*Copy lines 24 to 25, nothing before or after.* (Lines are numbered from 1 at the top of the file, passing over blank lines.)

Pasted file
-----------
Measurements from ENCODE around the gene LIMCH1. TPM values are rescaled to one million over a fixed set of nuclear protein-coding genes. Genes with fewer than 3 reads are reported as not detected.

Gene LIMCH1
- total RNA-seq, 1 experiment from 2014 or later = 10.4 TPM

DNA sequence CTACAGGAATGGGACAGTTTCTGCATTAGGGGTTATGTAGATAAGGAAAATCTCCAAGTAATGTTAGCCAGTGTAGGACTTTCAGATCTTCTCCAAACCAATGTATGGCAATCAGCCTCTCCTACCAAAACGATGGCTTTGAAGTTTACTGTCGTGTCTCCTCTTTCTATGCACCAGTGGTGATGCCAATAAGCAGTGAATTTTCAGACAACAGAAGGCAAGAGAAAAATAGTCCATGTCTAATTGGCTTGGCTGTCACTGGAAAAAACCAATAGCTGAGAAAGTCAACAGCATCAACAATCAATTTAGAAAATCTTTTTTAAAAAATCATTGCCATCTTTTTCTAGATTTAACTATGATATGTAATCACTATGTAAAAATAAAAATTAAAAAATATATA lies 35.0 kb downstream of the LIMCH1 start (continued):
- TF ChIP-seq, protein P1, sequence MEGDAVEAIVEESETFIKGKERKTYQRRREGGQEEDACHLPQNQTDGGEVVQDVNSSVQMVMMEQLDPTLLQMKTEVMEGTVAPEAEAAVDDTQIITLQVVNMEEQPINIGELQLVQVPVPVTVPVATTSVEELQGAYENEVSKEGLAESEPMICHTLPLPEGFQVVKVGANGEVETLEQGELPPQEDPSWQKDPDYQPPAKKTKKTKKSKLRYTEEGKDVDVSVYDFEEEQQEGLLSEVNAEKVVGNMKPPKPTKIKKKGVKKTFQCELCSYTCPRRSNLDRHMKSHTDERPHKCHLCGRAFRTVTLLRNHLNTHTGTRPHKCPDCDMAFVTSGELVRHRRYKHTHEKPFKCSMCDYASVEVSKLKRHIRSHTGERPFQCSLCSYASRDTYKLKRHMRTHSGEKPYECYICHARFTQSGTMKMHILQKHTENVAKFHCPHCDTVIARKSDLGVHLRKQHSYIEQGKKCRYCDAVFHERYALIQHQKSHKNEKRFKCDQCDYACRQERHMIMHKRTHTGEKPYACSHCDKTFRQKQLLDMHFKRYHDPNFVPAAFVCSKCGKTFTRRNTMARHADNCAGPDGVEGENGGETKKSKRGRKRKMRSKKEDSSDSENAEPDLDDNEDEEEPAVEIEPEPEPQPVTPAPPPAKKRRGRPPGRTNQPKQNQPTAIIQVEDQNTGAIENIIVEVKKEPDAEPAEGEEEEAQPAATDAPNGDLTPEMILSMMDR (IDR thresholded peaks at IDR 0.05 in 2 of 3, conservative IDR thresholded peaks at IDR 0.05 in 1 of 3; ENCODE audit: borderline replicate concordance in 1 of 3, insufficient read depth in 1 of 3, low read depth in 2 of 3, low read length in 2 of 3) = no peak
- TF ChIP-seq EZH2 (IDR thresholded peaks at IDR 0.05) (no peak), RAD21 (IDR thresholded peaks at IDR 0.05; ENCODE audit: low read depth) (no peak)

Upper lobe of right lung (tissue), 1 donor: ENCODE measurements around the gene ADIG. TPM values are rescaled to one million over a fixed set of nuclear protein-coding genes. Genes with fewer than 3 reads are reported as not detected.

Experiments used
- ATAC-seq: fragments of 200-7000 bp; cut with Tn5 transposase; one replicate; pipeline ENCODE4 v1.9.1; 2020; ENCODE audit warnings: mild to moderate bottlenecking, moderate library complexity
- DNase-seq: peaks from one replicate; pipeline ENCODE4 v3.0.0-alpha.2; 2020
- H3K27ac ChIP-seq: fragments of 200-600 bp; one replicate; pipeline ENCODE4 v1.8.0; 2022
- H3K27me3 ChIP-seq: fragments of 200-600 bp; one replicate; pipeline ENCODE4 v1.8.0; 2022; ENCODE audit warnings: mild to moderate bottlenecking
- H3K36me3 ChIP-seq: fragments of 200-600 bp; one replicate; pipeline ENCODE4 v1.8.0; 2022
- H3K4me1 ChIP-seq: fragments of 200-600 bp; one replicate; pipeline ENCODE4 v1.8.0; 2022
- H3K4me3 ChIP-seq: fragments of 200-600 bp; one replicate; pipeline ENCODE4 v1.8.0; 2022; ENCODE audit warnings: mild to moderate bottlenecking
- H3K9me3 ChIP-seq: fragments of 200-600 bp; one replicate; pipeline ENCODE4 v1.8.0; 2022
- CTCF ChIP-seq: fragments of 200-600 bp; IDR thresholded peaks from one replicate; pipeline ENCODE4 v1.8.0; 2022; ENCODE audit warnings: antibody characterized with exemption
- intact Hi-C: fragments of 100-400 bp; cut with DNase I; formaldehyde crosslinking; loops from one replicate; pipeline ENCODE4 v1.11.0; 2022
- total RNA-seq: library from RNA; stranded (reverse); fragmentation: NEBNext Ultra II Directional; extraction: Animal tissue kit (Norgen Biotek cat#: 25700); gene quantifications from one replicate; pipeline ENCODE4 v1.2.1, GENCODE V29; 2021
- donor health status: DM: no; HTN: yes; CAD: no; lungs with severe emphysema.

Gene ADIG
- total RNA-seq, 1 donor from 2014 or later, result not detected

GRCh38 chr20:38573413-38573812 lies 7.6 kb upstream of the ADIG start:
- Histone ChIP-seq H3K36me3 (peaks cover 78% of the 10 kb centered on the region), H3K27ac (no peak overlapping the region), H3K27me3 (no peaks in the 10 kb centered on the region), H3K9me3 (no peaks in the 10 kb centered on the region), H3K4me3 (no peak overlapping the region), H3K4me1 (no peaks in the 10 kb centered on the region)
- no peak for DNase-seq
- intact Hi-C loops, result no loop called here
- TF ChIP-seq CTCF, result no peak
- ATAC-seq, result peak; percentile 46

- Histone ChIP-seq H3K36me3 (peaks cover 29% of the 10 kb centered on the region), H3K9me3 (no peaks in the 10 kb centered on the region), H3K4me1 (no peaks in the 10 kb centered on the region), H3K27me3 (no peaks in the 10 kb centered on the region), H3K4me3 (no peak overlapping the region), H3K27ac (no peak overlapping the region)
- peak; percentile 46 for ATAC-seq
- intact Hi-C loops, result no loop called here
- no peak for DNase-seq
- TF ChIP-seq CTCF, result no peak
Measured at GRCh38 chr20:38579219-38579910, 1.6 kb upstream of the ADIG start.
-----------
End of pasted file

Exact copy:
- Histone ChIP-seq H3K36me3 (peaks cover 78% of the 10 kb centered on the region), H3K27ac (no peak overlapping the region), H3K27me3 (no peaks in the 10 kb centered on the region), H3K9me3 (no peaks in the 10 kb centered on the region), H3K4me3 (no peak overlapping the region), H3K4me1 (no peaks in the 10 kb centered on the region)
- no peak for DNase-seq